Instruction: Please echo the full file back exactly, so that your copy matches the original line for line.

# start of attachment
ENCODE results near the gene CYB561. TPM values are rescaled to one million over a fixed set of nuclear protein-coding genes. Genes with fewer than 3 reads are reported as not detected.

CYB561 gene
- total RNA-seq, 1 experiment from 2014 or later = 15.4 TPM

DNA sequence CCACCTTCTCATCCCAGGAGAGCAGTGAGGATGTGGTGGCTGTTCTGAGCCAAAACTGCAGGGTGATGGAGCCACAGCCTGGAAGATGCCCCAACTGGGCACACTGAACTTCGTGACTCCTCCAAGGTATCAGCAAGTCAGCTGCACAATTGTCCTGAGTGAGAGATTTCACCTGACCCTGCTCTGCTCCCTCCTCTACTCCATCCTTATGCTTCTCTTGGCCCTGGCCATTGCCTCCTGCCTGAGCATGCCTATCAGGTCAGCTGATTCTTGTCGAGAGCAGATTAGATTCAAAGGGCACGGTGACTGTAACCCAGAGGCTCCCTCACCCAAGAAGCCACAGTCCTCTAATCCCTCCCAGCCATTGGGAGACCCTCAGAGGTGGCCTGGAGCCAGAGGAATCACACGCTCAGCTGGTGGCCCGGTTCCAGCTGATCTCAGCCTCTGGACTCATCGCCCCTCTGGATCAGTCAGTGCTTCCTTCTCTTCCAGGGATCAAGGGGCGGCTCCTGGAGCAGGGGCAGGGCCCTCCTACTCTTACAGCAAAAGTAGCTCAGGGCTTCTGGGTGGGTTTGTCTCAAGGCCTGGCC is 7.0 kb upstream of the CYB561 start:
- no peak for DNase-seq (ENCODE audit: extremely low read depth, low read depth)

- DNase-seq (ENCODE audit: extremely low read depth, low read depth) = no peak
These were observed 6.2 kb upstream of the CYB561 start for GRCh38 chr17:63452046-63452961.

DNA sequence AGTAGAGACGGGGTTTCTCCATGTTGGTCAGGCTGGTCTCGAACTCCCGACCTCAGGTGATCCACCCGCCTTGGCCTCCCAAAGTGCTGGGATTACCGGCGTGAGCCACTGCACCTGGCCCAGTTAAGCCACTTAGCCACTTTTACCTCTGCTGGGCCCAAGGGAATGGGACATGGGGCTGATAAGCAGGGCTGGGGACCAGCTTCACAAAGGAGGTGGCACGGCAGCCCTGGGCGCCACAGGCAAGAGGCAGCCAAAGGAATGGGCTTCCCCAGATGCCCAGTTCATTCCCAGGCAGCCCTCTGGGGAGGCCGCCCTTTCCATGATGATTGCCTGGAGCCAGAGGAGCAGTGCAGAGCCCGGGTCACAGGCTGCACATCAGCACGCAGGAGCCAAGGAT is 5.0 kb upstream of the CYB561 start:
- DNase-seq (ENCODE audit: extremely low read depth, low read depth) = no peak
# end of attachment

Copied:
ENCODE results near the gene CYB561. TPM values are rescaled to one million over a fixed set of nuclear protein-coding genes. Genes with fewer than 3 reads are reported as not detected.

CYB561 gene
- total RNA-seq, 1 experiment from 2014 or later = 15.4 TPM

DNA sequence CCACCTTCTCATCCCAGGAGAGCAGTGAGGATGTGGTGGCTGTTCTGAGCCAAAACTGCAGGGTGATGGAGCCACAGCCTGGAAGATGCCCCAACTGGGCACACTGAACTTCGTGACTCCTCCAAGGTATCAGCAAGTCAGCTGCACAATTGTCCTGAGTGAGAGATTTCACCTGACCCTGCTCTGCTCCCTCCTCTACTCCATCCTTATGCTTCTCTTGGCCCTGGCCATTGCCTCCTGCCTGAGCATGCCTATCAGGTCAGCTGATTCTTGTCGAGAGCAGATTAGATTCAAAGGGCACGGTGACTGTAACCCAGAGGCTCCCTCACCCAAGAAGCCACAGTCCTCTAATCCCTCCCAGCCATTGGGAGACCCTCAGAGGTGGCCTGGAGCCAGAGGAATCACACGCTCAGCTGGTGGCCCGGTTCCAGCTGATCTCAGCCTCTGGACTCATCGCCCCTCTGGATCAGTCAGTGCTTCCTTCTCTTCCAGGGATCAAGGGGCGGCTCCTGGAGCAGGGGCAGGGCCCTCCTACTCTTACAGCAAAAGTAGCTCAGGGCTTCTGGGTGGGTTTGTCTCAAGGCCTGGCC is 7.0 kb upstream of the CYB561 start:
- no peak for DNase-seq (ENCODE audit: extremely low read depth, low read depth)

- DNase-seq (ENCODE audit: extremely low read depth, low read depth) = no peak
These were observed 6.2 kb upstream of the CYB561 start for GRCh38 chr17:63452046-63452961.

DNA sequence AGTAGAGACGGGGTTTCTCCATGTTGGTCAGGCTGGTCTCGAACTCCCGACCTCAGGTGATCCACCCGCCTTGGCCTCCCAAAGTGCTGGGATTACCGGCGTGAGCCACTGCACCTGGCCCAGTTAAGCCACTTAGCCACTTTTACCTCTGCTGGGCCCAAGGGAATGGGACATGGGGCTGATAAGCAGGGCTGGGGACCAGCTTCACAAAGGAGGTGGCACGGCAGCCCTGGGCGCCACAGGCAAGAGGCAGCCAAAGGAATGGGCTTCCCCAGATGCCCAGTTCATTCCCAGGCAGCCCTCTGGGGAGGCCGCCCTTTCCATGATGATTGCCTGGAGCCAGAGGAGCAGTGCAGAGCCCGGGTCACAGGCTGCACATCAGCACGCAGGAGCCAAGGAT is 5.0 kb upstream of the CYB561 start:
- DNase-seq (ENCODE audit: extremely low read depth, low read depth) = no peak